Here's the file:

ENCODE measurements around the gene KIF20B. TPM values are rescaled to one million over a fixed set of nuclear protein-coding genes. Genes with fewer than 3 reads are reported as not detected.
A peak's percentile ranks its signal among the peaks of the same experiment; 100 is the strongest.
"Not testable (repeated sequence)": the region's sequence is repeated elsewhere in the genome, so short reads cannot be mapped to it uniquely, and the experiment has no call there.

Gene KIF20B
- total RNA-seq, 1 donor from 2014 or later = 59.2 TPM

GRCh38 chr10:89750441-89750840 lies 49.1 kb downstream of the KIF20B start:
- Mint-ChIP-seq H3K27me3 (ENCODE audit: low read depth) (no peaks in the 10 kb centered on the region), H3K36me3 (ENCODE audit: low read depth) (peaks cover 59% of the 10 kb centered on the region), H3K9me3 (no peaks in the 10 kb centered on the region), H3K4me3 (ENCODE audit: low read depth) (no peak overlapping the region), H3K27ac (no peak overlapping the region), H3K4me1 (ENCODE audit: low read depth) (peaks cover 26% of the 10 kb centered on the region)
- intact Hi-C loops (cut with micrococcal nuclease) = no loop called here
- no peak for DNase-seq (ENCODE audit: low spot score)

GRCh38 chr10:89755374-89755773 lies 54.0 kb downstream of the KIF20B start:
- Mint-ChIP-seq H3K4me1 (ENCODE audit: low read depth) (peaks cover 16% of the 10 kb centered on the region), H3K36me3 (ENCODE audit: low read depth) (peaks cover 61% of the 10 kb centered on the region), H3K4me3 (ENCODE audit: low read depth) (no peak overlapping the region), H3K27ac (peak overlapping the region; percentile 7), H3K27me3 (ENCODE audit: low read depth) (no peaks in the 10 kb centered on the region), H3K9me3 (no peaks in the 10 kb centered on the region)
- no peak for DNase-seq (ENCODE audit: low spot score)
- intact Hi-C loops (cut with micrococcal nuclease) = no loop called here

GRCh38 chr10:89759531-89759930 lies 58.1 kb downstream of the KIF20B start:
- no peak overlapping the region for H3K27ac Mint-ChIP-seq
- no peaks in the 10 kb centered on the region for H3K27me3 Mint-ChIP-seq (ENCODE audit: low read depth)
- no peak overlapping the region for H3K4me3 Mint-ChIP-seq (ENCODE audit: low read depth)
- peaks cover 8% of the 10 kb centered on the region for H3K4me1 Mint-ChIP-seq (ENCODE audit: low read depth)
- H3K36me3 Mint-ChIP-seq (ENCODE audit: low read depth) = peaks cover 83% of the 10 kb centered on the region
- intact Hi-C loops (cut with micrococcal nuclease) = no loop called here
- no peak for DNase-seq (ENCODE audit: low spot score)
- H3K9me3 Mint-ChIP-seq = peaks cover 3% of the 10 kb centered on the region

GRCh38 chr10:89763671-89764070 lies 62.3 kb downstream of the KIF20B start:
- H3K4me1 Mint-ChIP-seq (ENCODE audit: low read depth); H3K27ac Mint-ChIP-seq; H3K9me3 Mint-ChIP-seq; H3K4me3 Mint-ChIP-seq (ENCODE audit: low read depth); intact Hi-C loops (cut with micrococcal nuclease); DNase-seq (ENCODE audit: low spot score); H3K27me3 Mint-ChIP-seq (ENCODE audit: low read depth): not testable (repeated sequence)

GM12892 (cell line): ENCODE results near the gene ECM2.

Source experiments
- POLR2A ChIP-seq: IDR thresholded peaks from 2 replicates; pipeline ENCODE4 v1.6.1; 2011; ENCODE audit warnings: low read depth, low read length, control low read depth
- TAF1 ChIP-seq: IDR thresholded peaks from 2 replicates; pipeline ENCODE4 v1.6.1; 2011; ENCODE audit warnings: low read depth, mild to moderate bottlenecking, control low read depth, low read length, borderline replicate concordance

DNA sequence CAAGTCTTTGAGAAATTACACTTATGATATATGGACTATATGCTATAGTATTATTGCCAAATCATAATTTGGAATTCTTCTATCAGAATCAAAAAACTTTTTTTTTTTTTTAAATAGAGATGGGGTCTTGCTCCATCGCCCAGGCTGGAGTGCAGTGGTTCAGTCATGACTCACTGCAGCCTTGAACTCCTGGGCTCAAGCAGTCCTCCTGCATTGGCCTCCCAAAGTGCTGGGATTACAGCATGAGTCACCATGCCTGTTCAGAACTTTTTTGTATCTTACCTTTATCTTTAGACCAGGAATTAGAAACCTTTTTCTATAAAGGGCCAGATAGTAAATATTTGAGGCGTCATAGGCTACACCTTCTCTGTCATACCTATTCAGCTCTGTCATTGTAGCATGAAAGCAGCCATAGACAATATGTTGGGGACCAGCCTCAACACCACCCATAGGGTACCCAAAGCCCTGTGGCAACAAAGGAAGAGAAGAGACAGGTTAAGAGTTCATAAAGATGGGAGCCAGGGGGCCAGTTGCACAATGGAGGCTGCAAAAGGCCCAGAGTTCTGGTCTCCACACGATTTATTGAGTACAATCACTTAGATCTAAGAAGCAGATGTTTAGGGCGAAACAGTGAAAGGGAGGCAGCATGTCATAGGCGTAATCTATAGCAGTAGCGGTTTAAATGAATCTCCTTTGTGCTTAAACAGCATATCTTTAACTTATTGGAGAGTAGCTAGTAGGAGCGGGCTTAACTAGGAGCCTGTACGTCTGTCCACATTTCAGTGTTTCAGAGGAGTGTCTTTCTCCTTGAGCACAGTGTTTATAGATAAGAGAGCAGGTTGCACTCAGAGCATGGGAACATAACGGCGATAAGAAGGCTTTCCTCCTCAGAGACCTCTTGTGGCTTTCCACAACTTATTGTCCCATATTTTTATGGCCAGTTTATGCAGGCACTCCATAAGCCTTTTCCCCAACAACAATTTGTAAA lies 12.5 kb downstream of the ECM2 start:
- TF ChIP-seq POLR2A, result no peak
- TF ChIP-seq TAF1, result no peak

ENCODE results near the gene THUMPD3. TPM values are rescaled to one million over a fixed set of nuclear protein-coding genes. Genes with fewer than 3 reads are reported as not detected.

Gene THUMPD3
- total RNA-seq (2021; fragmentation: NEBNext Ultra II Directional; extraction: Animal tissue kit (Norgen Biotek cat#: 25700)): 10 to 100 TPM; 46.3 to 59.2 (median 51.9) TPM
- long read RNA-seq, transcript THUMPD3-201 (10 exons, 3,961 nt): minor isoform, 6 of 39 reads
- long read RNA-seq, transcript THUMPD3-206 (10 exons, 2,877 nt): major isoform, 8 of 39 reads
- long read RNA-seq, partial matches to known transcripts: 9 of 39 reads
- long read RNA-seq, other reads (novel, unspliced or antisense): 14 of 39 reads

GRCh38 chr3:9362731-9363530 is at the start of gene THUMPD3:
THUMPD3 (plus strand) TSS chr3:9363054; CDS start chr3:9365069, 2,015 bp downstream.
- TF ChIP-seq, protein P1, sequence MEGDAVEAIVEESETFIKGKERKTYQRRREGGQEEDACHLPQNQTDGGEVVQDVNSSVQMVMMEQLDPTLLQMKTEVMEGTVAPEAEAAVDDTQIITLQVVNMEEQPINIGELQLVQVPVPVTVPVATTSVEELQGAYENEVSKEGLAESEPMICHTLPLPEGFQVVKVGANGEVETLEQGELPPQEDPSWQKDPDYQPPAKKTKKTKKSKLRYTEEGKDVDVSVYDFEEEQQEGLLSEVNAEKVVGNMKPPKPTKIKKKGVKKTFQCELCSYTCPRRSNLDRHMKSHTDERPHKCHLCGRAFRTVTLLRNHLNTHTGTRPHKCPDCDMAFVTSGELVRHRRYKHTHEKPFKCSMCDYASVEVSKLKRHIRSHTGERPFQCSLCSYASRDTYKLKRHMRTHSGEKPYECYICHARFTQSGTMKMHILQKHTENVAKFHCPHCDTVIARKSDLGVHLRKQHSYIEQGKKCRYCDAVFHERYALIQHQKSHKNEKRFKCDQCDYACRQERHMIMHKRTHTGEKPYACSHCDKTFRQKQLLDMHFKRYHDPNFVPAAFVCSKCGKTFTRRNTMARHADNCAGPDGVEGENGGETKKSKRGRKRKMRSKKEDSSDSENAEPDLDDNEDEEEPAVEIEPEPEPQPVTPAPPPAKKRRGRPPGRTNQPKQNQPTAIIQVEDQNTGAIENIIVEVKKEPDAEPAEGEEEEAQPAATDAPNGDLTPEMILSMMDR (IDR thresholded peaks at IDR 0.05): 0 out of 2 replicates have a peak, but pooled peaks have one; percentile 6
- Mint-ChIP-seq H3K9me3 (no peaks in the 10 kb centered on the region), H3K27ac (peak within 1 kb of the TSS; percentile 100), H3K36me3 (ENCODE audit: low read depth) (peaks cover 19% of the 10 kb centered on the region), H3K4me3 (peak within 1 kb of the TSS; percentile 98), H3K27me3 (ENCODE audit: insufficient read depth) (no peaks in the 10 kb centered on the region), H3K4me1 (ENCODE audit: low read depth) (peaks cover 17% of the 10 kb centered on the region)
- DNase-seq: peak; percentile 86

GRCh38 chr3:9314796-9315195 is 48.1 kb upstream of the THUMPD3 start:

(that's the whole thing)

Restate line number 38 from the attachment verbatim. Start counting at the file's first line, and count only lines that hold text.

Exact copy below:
- long read RNA-seq, other reads (novel, unspliced or antisense): 14 of 39 reads